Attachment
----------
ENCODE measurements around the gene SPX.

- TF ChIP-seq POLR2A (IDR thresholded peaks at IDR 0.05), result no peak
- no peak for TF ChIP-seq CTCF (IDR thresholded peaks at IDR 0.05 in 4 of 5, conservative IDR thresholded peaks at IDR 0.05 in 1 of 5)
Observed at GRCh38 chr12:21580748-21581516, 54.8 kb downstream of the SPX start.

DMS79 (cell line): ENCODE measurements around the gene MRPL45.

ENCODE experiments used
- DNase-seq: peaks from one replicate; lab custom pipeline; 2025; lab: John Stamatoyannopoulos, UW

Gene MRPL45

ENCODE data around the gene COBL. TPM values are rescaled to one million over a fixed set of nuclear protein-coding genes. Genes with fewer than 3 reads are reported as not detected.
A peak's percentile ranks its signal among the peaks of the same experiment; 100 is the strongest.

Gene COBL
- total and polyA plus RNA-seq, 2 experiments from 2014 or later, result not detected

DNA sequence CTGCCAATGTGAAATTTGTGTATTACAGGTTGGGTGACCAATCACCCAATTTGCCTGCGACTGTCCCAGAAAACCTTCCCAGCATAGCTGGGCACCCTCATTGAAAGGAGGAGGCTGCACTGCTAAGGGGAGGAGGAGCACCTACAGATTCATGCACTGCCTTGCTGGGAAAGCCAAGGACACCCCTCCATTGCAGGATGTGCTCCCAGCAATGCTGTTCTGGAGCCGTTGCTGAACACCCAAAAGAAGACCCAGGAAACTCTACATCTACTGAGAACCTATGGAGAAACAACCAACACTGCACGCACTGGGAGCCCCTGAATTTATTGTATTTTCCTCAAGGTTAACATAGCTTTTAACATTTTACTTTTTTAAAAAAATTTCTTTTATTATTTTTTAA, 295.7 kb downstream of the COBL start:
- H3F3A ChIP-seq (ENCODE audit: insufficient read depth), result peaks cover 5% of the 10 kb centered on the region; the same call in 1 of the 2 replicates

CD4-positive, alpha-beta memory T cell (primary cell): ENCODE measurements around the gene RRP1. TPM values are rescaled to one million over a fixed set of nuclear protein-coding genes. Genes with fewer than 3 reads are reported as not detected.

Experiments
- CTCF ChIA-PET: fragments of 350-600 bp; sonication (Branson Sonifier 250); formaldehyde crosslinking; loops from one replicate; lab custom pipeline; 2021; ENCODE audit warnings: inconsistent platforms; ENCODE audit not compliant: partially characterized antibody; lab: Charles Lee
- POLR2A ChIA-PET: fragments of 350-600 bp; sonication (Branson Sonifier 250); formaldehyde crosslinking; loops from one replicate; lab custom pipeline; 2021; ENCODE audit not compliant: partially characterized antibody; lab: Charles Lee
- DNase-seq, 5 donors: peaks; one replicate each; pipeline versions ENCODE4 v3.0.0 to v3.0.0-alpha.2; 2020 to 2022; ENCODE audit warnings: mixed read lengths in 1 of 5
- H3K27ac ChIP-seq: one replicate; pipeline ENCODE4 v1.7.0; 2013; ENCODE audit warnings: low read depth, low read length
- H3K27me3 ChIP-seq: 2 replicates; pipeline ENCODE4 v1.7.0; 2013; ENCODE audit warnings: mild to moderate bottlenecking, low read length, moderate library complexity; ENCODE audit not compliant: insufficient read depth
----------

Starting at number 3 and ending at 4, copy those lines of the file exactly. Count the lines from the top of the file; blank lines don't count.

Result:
- no peak for TF ChIP-seq CTCF (IDR thresholded peaks at IDR 0.05 in 4 of 5, conservative IDR thresholded peaks at IDR 0.05 in 1 of 5)
Observed at GRCh38 chr12:21580748-21581516, 54.8 kb downstream of the SPX start.